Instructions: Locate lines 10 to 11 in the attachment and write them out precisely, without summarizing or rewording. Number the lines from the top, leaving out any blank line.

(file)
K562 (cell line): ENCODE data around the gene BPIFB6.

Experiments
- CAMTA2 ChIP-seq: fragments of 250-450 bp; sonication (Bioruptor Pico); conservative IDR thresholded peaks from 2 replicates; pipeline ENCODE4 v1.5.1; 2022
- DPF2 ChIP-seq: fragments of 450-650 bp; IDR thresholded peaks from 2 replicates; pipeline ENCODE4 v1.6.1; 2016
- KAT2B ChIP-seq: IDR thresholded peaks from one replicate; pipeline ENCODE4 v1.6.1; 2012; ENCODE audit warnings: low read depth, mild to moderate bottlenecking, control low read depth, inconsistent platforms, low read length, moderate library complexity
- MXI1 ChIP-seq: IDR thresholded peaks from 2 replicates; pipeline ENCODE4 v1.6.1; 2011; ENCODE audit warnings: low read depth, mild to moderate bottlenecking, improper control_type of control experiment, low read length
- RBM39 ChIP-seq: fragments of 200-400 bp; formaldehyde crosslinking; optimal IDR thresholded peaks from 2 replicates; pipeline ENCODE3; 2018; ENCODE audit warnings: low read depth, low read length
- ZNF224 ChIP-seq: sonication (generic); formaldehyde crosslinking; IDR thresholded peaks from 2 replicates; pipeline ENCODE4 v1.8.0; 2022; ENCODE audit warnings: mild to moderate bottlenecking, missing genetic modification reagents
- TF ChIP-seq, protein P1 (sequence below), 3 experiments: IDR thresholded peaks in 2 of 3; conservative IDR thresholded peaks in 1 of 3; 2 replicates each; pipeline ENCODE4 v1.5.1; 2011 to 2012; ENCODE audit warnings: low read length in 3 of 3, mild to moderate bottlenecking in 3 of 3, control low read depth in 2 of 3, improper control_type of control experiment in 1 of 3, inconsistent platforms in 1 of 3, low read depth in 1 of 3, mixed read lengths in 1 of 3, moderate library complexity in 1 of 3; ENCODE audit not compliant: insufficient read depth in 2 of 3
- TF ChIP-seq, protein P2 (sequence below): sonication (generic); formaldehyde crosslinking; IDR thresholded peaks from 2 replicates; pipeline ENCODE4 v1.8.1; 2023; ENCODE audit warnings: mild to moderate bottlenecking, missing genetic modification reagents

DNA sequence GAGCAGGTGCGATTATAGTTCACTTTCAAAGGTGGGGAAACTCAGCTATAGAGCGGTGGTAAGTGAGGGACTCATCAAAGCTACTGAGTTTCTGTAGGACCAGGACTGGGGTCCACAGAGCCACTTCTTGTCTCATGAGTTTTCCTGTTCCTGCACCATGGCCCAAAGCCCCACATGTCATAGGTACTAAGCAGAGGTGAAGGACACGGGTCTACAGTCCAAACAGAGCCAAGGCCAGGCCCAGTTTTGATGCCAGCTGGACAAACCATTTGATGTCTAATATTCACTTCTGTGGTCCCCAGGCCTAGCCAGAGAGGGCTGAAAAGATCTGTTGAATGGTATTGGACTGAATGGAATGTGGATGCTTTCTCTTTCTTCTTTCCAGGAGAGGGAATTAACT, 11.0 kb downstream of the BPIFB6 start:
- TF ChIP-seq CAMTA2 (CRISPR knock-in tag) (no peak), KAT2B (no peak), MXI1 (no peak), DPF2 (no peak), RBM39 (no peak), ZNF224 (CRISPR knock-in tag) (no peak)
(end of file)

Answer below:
- TF ChIP-seq, protein P2 (sequence below): sonication (generic); formaldehyde crosslinking; IDR thresholded peaks from 2 replicates; pipeline ENCODE4 v1.8.1; 2023; ENCODE audit warnings: mild to moderate bottlenecking, missing genetic modification reagents

DNA sequence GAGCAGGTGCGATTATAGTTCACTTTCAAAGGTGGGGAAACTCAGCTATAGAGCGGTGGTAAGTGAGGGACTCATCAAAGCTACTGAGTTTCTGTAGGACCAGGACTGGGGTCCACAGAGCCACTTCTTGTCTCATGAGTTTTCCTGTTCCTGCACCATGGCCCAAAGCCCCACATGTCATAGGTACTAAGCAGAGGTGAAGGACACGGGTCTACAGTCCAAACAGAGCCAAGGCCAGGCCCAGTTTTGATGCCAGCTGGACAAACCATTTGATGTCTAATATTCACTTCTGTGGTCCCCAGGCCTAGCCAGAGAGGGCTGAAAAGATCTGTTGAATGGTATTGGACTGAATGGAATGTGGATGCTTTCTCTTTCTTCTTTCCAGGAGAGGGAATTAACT, 11.0 kb downstream of the BPIFB6 start: